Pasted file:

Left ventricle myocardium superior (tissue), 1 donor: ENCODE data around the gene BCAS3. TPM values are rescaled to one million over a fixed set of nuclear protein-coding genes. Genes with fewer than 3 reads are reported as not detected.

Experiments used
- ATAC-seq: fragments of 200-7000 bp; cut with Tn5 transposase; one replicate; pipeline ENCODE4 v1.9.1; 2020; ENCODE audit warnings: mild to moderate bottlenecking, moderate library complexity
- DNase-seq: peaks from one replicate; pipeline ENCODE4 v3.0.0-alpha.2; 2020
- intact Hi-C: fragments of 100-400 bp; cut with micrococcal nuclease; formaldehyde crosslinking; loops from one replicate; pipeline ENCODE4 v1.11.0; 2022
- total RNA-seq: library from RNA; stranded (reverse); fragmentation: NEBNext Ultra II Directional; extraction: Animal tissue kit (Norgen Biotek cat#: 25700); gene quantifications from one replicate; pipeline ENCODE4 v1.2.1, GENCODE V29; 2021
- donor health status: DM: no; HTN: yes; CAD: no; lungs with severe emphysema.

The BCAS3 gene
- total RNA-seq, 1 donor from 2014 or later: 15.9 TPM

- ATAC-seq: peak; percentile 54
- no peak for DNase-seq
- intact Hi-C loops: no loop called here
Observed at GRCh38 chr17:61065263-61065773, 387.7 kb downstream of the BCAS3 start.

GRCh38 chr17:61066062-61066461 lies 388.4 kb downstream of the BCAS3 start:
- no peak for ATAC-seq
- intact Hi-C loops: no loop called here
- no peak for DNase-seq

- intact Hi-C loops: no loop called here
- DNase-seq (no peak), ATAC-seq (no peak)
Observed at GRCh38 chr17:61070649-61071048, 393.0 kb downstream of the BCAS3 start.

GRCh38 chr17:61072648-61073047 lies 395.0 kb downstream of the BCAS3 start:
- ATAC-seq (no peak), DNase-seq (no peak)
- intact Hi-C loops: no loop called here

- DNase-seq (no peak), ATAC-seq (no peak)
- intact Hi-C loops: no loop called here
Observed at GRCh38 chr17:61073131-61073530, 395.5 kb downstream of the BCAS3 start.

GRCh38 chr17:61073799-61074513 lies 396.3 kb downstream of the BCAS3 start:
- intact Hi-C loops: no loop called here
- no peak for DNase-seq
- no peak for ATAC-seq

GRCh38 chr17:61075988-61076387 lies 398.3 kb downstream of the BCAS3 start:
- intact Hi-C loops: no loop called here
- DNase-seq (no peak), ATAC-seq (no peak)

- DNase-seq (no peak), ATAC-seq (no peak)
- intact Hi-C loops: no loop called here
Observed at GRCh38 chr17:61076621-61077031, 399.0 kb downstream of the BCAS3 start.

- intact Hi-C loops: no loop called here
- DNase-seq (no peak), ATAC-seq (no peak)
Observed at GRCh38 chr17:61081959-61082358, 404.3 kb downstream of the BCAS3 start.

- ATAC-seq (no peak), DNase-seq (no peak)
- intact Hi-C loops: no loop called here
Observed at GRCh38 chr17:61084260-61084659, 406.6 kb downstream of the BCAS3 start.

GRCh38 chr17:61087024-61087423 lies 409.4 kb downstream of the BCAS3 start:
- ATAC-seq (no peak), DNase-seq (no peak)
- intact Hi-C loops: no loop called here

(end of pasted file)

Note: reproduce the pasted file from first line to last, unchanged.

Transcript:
Left ventricle myocardium superior (tissue), 1 donor: ENCODE data around the gene BCAS3. TPM values are rescaled to one million over a fixed set of nuclear protein-coding genes. Genes with fewer than 3 reads are reported as not detected.

Experiments used
- ATAC-seq: fragments of 200-7000 bp; cut with Tn5 transposase; one replicate; pipeline ENCODE4 v1.9.1; 2020; ENCODE audit warnings: mild to moderate bottlenecking, moderate library complexity
- DNase-seq: peaks from one replicate; pipeline ENCODE4 v3.0.0-alpha.2; 2020
- intact Hi-C: fragments of 100-400 bp; cut with micrococcal nuclease; formaldehyde crosslinking; loops from one replicate; pipeline ENCODE4 v1.11.0; 2022
- total RNA-seq: library from RNA; stranded (reverse); fragmentation: NEBNext Ultra II Directional; extraction: Animal tissue kit (Norgen Biotek cat#: 25700); gene quantifications from one replicate; pipeline ENCODE4 v1.2.1, GENCODE V29; 2021
- donor health status: DM: no; HTN: yes; CAD: no; lungs with severe emphysema.

The BCAS3 gene
- total RNA-seq, 1 donor from 2014 or later: 15.9 TPM

- ATAC-seq: peak; percentile 54
- no peak for DNase-seq
- intact Hi-C loops: no loop called here
Observed at GRCh38 chr17:61065263-61065773, 387.7 kb downstream of the BCAS3 start.

GRCh38 chr17:61066062-61066461 lies 388.4 kb downstream of the BCAS3 start:
- no peak for ATAC-seq
- intact Hi-C loops: no loop called here
- no peak for DNase-seq

- intact Hi-C loops: no loop called here
- DNase-seq (no peak), ATAC-seq (no peak)
Observed at GRCh38 chr17:61070649-61071048, 393.0 kb downstream of the BCAS3 start.

GRCh38 chr17:61072648-61073047 lies 395.0 kb downstream of the BCAS3 start:
- ATAC-seq (no peak), DNase-seq (no peak)
- intact Hi-C loops: no loop called here

- DNase-seq (no peak), ATAC-seq (no peak)
- intact Hi-C loops: no loop called here
Observed at GRCh38 chr17:61073131-61073530, 395.5 kb downstream of the BCAS3 start.

GRCh38 chr17:61073799-61074513 lies 396.3 kb downstream of the BCAS3 start:
- intact Hi-C loops: no loop called here
- no peak for DNase-seq
- no peak for ATAC-seq

GRCh38 chr17:61075988-61076387 lies 398.3 kb downstream of the BCAS3 start:
- intact Hi-C loops: no loop called here
- DNase-seq (no peak), ATAC-seq (no peak)

- DNase-seq (no peak), ATAC-seq (no peak)
- intact Hi-C loops: no loop called here
Observed at GRCh38 chr17:61076621-61077031, 399.0 kb downstream of the BCAS3 start.

- intact Hi-C loops: no loop called here
- DNase-seq (no peak), ATAC-seq (no peak)
Observed at GRCh38 chr17:61081959-61082358, 404.3 kb downstream of the BCAS3 start.

- ATAC-seq (no peak), DNase-seq (no peak)
- intact Hi-C loops: no loop called here
Observed at GRCh38 chr17:61084260-61084659, 406.6 kb downstream of the BCAS3 start.

GRCh38 chr17:61087024-61087423 lies 409.4 kb downstream of the BCAS3 start:
- ATAC-seq (no peak), DNase-seq (no peak)
- intact Hi-C loops: no loop called here